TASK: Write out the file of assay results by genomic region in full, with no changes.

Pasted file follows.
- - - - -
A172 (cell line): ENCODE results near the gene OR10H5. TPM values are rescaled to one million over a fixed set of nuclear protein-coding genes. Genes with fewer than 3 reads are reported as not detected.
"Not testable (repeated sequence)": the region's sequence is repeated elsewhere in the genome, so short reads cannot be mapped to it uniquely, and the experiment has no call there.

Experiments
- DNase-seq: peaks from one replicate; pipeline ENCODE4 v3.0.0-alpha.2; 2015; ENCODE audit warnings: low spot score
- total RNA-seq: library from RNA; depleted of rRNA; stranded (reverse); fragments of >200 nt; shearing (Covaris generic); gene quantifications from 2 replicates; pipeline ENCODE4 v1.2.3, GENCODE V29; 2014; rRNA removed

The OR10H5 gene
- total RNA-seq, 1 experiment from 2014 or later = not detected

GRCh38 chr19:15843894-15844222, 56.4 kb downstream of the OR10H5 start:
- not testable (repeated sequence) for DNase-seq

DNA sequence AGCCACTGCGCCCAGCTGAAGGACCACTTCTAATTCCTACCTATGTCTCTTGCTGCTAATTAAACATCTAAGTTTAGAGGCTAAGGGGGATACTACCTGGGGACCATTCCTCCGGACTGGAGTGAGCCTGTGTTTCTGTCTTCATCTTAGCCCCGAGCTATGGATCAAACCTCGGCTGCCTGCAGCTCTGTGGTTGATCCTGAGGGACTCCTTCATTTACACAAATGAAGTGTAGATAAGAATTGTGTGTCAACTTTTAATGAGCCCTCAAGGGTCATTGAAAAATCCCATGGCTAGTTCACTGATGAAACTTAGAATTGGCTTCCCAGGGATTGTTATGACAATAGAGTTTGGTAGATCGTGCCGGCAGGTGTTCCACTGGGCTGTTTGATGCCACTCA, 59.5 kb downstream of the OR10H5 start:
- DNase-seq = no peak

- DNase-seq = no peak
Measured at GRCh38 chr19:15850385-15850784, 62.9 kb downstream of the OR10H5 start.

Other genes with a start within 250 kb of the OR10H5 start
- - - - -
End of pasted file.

A172 (cell line): ENCODE results near the gene OR10H5. TPM values are rescaled to one million over a fixed set of nuclear protein-coding genes. Genes with fewer than 3 reads are reported as not detected.
"Not testable (repeated sequence)": the region's sequence is repeated elsewhere in the genome, so short reads cannot be mapped to it uniquely, and the experiment has no call there.

Experiments
- DNase-seq: peaks from one replicate; pipeline ENCODE4 v3.0.0-alpha.2; 2015; ENCODE audit warnings: low spot score
- total RNA-seq: library from RNA; depleted of rRNA; stranded (reverse); fragments of >200 nt; shearing (Covaris generic); gene quantifications from 2 replicates; pipeline ENCODE4 v1.2.3, GENCODE V29; 2014; rRNA removed

The OR10H5 gene
- total RNA-seq, 1 experiment from 2014 or later = not detected

GRCh38 chr19:15843894-15844222, 56.4 kb downstream of the OR10H5 start:
- not testable (repeated sequence) for DNase-seq

DNA sequence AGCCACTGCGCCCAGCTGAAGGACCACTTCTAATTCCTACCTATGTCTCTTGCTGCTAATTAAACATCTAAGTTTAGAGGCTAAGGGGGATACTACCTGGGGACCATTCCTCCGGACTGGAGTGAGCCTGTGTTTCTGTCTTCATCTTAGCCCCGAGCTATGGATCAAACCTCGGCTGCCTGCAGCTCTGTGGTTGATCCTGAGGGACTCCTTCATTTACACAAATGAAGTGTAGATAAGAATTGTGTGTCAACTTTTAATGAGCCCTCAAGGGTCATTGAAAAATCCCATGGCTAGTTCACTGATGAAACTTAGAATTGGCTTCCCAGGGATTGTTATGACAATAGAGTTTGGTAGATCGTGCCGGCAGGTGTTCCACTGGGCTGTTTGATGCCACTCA, 59.5 kb downstream of the OR10H5 start:
- DNase-seq = no peak

- DNase-seq = no peak
Measured at GRCh38 chr19:15850385-15850784, 62.9 kb downstream of the OR10H5 start.

Other genes with a start within 250 kb of the OR10H5 start